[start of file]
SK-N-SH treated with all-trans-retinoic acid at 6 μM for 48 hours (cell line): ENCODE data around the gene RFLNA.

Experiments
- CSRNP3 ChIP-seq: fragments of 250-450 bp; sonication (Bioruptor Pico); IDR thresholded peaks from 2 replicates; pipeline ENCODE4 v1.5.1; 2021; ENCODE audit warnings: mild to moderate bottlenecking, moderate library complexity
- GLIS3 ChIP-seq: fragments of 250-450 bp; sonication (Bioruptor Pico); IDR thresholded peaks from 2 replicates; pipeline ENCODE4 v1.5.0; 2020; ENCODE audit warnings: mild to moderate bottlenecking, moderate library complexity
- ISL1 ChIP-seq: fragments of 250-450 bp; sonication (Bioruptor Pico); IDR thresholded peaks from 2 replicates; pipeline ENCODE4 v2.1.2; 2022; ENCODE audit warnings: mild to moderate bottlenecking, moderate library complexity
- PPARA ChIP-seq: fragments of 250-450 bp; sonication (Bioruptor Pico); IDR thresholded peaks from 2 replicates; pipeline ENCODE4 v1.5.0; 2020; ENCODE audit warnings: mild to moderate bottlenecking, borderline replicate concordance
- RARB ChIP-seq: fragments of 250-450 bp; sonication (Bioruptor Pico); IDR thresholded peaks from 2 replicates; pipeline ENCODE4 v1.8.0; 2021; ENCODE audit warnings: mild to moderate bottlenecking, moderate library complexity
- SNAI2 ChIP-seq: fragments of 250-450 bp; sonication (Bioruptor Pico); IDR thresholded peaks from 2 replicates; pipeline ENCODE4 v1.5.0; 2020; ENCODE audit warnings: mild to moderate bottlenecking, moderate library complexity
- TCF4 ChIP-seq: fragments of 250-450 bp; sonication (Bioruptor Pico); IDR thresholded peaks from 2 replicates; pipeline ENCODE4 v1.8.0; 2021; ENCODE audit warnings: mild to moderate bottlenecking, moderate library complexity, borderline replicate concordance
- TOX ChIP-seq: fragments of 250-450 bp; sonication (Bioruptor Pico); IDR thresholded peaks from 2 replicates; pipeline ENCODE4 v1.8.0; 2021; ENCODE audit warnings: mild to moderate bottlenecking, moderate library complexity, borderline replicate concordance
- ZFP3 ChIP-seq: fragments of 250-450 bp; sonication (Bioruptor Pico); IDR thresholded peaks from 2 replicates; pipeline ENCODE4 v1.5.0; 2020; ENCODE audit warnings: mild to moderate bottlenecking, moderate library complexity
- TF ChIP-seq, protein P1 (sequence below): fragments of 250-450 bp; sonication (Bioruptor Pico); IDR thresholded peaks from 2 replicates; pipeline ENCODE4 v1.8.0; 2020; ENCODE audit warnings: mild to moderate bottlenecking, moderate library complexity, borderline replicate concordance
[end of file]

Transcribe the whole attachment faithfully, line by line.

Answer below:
SK-N-SH treated with all-trans-retinoic acid at 6 μM for 48 hours (cell line): ENCODE data around the gene RFLNA.

Experiments
- CSRNP3 ChIP-seq: fragments of 250-450 bp; sonication (Bioruptor Pico); IDR thresholded peaks from 2 replicates; pipeline ENCODE4 v1.5.1; 2021; ENCODE audit warnings: mild to moderate bottlenecking, moderate library complexity
- GLIS3 ChIP-seq: fragments of 250-450 bp; sonication (Bioruptor Pico); IDR thresholded peaks from 2 replicates; pipeline ENCODE4 v1.5.0; 2020; ENCODE audit warnings: mild to moderate bottlenecking, moderate library complexity
- ISL1 ChIP-seq: fragments of 250-450 bp; sonication (Bioruptor Pico); IDR thresholded peaks from 2 replicates; pipeline ENCODE4 v2.1.2; 2022; ENCODE audit warnings: mild to moderate bottlenecking, moderate library complexity
- PPARA ChIP-seq: fragments of 250-450 bp; sonication (Bioruptor Pico); IDR thresholded peaks from 2 replicates; pipeline ENCODE4 v1.5.0; 2020; ENCODE audit warnings: mild to moderate bottlenecking, borderline replicate concordance
- RARB ChIP-seq: fragments of 250-450 bp; sonication (Bioruptor Pico); IDR thresholded peaks from 2 replicates; pipeline ENCODE4 v1.8.0; 2021; ENCODE audit warnings: mild to moderate bottlenecking, moderate library complexity
- SNAI2 ChIP-seq: fragments of 250-450 bp; sonication (Bioruptor Pico); IDR thresholded peaks from 2 replicates; pipeline ENCODE4 v1.5.0; 2020; ENCODE audit warnings: mild to moderate bottlenecking, moderate library complexity
- TCF4 ChIP-seq: fragments of 250-450 bp; sonication (Bioruptor Pico); IDR thresholded peaks from 2 replicates; pipeline ENCODE4 v1.8.0; 2021; ENCODE audit warnings: mild to moderate bottlenecking, moderate library complexity, borderline replicate concordance
- TOX ChIP-seq: fragments of 250-450 bp; sonication (Bioruptor Pico); IDR thresholded peaks from 2 replicates; pipeline ENCODE4 v1.8.0; 2021; ENCODE audit warnings: mild to moderate bottlenecking, moderate library complexity, borderline replicate concordance
- ZFP3 ChIP-seq: fragments of 250-450 bp; sonication (Bioruptor Pico); IDR thresholded peaks from 2 replicates; pipeline ENCODE4 v1.5.0; 2020; ENCODE audit warnings: mild to moderate bottlenecking, moderate library complexity
- TF ChIP-seq, protein P1 (sequence below): fragments of 250-450 bp; sonication (Bioruptor Pico); IDR thresholded peaks from 2 replicates; pipeline ENCODE4 v1.8.0; 2020; ENCODE audit warnings: mild to moderate bottlenecking, moderate library complexity, borderline replicate concordance